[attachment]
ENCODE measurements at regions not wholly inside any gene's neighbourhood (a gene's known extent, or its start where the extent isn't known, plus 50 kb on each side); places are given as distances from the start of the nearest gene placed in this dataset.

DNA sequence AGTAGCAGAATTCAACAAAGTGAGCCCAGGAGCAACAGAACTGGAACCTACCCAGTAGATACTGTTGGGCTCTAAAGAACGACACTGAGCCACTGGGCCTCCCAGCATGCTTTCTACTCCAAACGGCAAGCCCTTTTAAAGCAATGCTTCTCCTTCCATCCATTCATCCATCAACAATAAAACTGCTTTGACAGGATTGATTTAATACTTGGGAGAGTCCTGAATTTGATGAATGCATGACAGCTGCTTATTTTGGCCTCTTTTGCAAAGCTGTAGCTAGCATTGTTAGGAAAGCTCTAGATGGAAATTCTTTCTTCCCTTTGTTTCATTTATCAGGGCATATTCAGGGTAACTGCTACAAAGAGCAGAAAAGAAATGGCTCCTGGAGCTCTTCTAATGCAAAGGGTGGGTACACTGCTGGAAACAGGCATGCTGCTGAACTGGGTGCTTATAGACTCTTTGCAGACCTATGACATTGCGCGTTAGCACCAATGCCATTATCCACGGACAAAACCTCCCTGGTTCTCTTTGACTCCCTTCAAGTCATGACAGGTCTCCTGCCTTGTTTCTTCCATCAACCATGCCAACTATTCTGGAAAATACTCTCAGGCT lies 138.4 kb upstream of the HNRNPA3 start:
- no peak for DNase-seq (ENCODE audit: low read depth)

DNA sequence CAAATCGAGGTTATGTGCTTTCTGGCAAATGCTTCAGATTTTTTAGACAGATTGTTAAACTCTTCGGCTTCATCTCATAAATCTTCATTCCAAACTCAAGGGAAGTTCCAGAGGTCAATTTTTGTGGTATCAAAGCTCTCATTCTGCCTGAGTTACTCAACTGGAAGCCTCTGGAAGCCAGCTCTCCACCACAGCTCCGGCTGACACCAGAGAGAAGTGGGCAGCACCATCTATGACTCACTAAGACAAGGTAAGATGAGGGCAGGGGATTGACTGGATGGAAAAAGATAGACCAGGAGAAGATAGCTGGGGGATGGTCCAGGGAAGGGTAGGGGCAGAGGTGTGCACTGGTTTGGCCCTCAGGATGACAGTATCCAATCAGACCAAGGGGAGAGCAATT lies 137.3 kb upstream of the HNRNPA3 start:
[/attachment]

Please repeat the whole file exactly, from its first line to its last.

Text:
ENCODE measurements at regions not wholly inside any gene's neighbourhood (a gene's known extent, or its start where the extent isn't known, plus 50 kb on each side); places are given as distances from the start of the nearest gene placed in this dataset.

DNA sequence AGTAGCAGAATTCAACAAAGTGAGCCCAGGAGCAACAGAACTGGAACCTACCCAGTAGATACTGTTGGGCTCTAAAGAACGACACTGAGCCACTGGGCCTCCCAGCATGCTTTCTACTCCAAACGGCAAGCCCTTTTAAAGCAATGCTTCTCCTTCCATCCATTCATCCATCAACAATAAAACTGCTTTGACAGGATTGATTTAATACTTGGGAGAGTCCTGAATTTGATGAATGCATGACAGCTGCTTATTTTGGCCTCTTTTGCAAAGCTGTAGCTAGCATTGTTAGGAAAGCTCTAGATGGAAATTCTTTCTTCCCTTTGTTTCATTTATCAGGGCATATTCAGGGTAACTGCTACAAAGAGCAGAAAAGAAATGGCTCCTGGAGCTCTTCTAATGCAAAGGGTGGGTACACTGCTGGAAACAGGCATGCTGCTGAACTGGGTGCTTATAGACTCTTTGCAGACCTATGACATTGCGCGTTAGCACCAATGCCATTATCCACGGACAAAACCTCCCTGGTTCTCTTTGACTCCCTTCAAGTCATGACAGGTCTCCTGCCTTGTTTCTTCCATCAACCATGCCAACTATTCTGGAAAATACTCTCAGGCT lies 138.4 kb upstream of the HNRNPA3 start:
- no peak for DNase-seq (ENCODE audit: low read depth)

DNA sequence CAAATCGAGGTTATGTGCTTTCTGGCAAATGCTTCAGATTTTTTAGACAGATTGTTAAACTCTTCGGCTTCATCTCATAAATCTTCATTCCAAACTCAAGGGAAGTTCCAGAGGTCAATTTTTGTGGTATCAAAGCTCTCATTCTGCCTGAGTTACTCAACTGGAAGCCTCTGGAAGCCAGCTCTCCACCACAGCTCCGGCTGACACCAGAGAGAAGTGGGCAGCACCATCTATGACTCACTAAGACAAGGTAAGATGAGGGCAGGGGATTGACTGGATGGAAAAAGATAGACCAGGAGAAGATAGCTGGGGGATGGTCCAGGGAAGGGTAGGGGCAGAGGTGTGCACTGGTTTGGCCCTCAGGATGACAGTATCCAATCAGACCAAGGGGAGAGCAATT lies 137.3 kb upstream of the HNRNPA3 start: